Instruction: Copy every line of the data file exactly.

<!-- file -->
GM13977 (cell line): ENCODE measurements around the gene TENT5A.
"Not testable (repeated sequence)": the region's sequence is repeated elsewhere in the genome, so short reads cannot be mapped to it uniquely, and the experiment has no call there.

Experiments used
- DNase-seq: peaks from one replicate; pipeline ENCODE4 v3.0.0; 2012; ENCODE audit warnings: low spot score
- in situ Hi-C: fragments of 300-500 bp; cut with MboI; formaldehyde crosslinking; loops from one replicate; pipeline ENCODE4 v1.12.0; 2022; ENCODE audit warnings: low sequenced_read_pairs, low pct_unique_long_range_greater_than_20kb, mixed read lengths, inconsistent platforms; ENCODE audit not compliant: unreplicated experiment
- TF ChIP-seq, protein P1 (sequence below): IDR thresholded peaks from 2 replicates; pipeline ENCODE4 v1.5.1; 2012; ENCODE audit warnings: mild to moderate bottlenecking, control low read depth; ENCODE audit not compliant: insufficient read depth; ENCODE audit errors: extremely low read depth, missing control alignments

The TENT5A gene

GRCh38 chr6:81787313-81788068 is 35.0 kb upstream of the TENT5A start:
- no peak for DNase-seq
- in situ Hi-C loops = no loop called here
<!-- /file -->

GM13977 (cell line): ENCODE measurements around the gene TENT5A.
"Not testable (repeated sequence)": the region's sequence is repeated elsewhere in the genome, so short reads cannot be mapped to it uniquely, and the experiment has no call there.

Experiments used
- DNase-seq: peaks from one replicate; pipeline ENCODE4 v3.0.0; 2012; ENCODE audit warnings: low spot score
- in situ Hi-C: fragments of 300-500 bp; cut with MboI; formaldehyde crosslinking; loops from one replicate; pipeline ENCODE4 v1.12.0; 2022; ENCODE audit warnings: low sequenced_read_pairs, low pct_unique_long_range_greater_than_20kb, mixed read lengths, inconsistent platforms; ENCODE audit not compliant: unreplicated experiment
- TF ChIP-seq, protein P1 (sequence below): IDR thresholded peaks from 2 replicates; pipeline ENCODE4 v1.5.1; 2012; ENCODE audit warnings: mild to moderate bottlenecking, control low read depth; ENCODE audit not compliant: insufficient read depth; ENCODE audit errors: extremely low read depth, missing control alignments

The TENT5A gene

GRCh38 chr6:81787313-81788068 is 35.0 kb upstream of the TENT5A start:
- no peak for DNase-seq
- in situ Hi-C loops = no loop called here